Sometimes two things can be true: Yes, COVID-19 is a destructive force, one that has already caused huge losses. And at the same time, the pandemic has been a catalyst for positive responses. The same is seen at private colleges: COVID-19 has wreaked havoc with class schedules and more, but there are also ways it is triggering students and faculty to take on new work that aims to address the public good.
Consider covideconomics.org, a new website that provides an equity lens on COVID-19 economic relief policies. Aware of how the initial responses to the pandemic could be felt differently in different communities, Bruce Corrie, associate vice president of university relations and professor of economics at Concordia University, St. Paul, didn’t plan to publish an academic paper. He chose instead to create a resource that lifts up relevant pieces of research and analysis for a broad audience. Topics include the accessibility of micro businesses to the Small Business Administration's (SBA) Paycheck Protection Program and the high unemployment rates in minority communities. He’s already seeing the site have an impact, given questions coming from policymakers and the media — and visitors from more than 25 countries.
“My footprint is small, but it has been effective,” Corrie said. “It is both research and action combined – and that’s being quite fruitful. The focus on equity is critical now, as we work to rebuild a broken economy.”
So many other responses from faculty and students are emerging, offering relief and resources. Consider the project that grew out of the concerns of one professor at the University of St. Thomas. Mark Osler, a professor at the School of Law, wrote an opinion column in the Star Tribune in March that called on officials to take action to reduce catastrophic illness and death in prison and jail facilities as COVID-19 spreads. His call for reducing prison populations was heard, including by the state’s commissioner for corrections. Faculty from all the local law schools grew involved as legislation moved forward to allow for more conditional medical releases. And since the law passed, students from the law schools have been staffing a helpline for inmates and helping them write their applications.
“Too often we divide ourselves between academic work and what people call real work. It’s the same thing. Here, I’m able to write something about policy and it generates action and collaboration,” Osler said, as quoted in the University of St. Thomas Newsroom article.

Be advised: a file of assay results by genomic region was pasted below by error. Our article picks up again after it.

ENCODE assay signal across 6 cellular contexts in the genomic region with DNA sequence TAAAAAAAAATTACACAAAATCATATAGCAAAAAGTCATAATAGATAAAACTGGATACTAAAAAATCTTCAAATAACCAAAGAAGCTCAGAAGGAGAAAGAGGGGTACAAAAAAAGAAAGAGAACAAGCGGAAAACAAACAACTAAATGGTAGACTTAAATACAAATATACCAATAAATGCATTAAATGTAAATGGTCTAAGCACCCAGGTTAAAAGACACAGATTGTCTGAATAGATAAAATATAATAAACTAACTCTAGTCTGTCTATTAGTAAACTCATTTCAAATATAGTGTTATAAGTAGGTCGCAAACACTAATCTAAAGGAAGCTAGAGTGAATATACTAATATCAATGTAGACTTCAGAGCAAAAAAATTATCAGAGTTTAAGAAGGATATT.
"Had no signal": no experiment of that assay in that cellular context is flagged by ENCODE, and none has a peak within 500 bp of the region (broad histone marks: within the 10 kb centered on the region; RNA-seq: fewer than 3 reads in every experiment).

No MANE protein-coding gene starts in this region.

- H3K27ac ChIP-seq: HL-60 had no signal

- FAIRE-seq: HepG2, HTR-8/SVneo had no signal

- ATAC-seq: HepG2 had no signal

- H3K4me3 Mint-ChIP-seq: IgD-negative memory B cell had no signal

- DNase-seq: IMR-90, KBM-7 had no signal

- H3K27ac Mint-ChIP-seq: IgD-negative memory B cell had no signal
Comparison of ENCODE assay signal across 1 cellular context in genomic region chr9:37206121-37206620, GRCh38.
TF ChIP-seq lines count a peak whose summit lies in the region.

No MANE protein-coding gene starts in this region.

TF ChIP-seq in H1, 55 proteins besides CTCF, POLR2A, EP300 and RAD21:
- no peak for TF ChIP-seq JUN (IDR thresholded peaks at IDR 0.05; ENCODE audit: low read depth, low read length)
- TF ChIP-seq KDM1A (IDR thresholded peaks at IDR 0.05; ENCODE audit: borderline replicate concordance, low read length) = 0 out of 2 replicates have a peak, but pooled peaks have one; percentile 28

Responses are coming from students too, and through work with partners. Take the example of just one student at St. Catherine University majoring in apparel design; her search for an internship led her to join an existing effort and sew masks for health care settings that pass the test of being personal protective equipment.
Students are processing — and seeking to help — in many ways. Take the students in Greg Hewett’s poetry workshop course at Carleton College; he noted how the shutdown and isolation have continued to surface in their writing. “This time it is a little rawer; there are more personal poems than usual,” he said. Students in the class decided to publish a chapbook of their work, selling it and raising funds for Northfield Community Action Center’s food shelf. The spring campus event that usually raises funds for the food shelf had to be moved online, given COVID-19; Empty Bowls involves student-made bowls, great soup — and a crowd of people who could no longer meet. The online shift was a spark: students began to see opportunities to raise funds through other online means, too.
Along with impacting community needs and students’ lives, the pandemic is also entering their courses. Sinda Nichols, director of the Center for Community and Civic Engagement at Carleton, noted examples from different disciplines. “Bringing students experiences into the classroom is one way to deepen engagement,” Nichols said. “There are real opportunities to bring the content to life; that’s always true but especially true right now.”
“This is a time for research institutions and liberal arts colleges to show their public purpose and public face,” Nichols said. “But we have to talk about it carefully, given so many basic needs are going unmet.”